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Virology. 2013 Nov;446(1-2):268-75. doi: 10.1016/j.virol.2013.08.002. Epub 2013 Sep 6.

Anti-HIV designer T cells progressively eradicate a latently infected cell line by sequentially inducing HIV reactivation then killing the newly gp120-positive cells.

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HIV Biology and Persistence Laboratory, Roger Williams Medical Center, Providence, RI, USA; Division of Infectious Diseases, Roger Williams Medical Center, Providence, RI, USA. Electronic address:


The current antiretroviral therapy (ART) can effectively reduce plasma HIV loads to undetectable levels, but cannot eliminate latently infected resting memory CD4 T cells that persist for the lifetime of infected patients. Therefore, designing new therapeutic approaches to eliminate these latently infected cells or the cells that produce HIV upon reactivation from latency is a priority in the ART era in order to progress to a cure of HIV. Here, we show that "designer" T cells expressing chimeric antigen receptor (CAR), CD4-CD28-CD3ζ, can target and kill HIV Env-expressing cells. Further, they secrete effector cytokines upon contact with HIV Env+ target cells that can reactivate latent HIV in a cell line model, thereby exposing those cells to recognition and killing by anti-HIV CAR+ T cells. Taken to the limit, this process could form the basis for an eventual functional or sterilizing cure for HIV in patients.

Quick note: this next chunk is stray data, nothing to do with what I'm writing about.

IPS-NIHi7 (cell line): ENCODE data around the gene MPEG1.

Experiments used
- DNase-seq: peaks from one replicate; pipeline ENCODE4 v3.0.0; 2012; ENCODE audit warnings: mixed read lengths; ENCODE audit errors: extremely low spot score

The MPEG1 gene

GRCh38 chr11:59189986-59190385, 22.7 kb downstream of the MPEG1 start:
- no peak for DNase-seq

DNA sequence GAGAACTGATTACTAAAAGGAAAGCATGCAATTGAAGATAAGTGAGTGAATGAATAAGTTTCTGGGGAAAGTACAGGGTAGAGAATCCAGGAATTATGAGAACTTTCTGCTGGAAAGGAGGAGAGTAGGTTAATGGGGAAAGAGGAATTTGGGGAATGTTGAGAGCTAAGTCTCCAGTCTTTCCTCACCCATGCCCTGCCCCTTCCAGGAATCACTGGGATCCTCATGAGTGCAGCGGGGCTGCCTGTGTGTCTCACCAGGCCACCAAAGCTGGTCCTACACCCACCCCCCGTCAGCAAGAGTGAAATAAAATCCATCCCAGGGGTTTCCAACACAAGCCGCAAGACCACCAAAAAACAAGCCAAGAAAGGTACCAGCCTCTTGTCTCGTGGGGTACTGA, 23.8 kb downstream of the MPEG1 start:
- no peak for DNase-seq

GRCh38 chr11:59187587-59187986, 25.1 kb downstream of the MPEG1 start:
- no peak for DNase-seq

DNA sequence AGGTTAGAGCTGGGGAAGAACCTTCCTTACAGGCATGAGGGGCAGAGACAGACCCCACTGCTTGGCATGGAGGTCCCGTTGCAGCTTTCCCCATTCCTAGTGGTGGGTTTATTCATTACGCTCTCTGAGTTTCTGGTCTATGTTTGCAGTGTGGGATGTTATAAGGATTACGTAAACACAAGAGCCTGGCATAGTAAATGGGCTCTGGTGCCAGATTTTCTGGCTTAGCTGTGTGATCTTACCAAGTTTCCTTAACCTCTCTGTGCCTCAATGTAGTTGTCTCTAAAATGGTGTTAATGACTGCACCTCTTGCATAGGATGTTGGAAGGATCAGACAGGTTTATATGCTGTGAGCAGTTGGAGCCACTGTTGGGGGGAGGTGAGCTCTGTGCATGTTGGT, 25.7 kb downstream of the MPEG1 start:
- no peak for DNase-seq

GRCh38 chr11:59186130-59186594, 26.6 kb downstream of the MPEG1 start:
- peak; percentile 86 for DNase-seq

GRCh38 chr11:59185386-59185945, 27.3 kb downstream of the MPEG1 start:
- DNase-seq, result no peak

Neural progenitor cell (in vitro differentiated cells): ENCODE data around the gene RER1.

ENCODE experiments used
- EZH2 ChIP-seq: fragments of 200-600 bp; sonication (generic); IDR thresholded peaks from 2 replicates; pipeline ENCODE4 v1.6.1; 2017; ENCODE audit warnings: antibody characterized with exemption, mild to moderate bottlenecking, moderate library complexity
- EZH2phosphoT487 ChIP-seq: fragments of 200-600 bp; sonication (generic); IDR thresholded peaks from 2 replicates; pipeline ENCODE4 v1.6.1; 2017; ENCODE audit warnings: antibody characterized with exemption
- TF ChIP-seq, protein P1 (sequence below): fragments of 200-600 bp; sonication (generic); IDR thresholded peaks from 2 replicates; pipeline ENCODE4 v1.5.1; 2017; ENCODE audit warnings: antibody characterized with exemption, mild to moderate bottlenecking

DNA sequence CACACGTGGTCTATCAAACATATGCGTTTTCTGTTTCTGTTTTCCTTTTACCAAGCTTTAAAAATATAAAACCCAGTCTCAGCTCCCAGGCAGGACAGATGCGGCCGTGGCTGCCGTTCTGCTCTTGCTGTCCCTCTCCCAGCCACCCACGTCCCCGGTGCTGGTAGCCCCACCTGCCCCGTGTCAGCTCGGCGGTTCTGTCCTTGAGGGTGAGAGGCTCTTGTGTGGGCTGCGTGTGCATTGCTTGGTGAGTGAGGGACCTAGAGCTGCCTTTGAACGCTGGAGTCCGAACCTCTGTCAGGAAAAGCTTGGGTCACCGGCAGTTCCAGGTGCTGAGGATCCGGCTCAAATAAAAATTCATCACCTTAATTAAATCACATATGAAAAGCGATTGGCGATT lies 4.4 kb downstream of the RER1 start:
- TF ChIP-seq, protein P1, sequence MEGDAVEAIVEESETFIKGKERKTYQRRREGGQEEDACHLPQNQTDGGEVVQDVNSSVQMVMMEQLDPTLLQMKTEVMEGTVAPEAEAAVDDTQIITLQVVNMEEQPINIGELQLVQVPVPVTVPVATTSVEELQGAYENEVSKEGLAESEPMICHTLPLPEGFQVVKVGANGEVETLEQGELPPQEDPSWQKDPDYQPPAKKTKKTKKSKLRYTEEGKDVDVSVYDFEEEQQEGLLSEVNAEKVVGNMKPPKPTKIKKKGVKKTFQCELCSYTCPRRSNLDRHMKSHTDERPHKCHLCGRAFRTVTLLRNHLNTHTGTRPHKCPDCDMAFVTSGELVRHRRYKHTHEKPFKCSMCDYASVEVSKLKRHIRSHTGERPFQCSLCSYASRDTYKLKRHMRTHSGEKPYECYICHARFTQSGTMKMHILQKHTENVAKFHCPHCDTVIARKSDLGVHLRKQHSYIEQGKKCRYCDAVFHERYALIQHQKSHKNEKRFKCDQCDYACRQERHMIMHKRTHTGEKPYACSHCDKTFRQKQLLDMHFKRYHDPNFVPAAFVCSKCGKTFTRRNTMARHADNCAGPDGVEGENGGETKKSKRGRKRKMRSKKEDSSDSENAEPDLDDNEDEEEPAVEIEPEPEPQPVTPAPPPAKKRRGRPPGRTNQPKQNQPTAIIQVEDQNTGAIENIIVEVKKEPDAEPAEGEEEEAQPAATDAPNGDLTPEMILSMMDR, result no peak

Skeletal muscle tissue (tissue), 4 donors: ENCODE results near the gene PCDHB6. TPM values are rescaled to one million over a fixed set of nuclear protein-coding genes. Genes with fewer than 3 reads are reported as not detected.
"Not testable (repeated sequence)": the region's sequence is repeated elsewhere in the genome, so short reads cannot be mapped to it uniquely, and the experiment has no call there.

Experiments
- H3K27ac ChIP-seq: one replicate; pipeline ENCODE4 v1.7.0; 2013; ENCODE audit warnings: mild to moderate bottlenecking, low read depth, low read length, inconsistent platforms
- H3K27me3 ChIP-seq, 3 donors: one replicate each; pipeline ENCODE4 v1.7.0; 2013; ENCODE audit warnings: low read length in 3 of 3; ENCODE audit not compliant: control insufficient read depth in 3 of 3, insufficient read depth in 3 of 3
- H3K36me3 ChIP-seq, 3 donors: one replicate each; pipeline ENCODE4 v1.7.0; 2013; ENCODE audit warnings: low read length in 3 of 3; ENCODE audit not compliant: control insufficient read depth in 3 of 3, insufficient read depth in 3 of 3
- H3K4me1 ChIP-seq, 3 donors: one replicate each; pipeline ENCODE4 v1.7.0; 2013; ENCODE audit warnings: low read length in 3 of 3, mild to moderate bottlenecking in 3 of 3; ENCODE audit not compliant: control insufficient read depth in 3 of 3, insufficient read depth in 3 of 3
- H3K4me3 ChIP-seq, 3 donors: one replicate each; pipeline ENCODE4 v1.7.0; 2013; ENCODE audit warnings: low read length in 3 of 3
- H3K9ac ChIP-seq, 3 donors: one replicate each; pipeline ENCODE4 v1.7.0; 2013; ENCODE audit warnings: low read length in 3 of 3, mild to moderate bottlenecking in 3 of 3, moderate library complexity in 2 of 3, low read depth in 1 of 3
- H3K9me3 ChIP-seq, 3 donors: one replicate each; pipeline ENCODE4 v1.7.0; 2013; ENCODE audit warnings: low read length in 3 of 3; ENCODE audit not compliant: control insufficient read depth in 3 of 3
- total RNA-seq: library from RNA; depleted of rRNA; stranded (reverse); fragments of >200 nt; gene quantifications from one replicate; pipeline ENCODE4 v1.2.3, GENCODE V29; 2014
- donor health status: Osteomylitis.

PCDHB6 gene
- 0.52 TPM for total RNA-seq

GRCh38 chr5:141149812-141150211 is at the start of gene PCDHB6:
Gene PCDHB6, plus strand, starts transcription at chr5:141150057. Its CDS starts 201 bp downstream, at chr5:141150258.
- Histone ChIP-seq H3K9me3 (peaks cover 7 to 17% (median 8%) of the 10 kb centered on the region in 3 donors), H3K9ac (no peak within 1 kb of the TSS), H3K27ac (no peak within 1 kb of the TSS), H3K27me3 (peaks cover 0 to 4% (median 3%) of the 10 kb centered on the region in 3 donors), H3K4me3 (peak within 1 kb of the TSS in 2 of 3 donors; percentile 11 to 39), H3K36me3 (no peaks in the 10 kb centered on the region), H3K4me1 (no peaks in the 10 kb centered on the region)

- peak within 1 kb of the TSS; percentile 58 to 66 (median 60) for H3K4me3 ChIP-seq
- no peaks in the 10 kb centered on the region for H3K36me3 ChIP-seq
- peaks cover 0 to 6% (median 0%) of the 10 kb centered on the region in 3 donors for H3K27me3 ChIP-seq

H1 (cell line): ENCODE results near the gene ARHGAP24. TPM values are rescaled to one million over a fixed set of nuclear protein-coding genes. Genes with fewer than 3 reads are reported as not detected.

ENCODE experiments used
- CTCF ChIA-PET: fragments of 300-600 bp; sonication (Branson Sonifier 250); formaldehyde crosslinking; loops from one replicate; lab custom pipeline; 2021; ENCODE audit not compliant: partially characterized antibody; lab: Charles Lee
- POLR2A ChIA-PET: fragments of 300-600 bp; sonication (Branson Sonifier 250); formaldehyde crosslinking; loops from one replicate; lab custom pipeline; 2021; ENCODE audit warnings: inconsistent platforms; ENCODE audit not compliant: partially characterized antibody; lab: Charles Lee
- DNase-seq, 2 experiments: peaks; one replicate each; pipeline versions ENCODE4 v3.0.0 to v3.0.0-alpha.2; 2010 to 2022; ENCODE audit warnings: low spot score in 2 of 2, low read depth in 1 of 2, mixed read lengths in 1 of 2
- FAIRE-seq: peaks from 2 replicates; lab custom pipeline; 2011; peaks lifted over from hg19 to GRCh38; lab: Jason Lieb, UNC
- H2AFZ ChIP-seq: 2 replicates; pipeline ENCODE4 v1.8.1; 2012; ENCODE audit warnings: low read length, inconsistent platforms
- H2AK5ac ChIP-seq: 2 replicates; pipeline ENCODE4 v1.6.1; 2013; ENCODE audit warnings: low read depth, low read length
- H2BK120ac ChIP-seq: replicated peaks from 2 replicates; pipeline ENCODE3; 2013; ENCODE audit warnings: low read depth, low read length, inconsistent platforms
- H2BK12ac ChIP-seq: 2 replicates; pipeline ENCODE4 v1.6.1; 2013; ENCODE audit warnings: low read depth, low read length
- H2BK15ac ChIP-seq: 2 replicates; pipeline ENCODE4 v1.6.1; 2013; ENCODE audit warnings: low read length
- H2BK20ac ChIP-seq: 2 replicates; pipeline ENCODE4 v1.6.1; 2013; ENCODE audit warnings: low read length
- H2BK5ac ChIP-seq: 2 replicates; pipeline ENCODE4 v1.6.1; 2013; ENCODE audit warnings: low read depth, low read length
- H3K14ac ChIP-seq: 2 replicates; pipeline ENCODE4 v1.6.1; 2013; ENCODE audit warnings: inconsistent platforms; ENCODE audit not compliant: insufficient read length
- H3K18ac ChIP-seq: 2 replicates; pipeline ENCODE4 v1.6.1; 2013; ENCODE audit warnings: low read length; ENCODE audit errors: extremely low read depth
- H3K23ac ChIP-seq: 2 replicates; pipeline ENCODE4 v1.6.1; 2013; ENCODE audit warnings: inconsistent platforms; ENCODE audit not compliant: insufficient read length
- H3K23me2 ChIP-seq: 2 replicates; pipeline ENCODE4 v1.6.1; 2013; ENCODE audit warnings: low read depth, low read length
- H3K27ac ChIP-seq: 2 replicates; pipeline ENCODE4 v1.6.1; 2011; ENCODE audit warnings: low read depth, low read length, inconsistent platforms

CD4–CD28–CD3ζ; Chimeric antigen receptor; Cytotoxicity; Designer T cells; Gene-modified T cells; HIV-1; Reactivation of latent HIV

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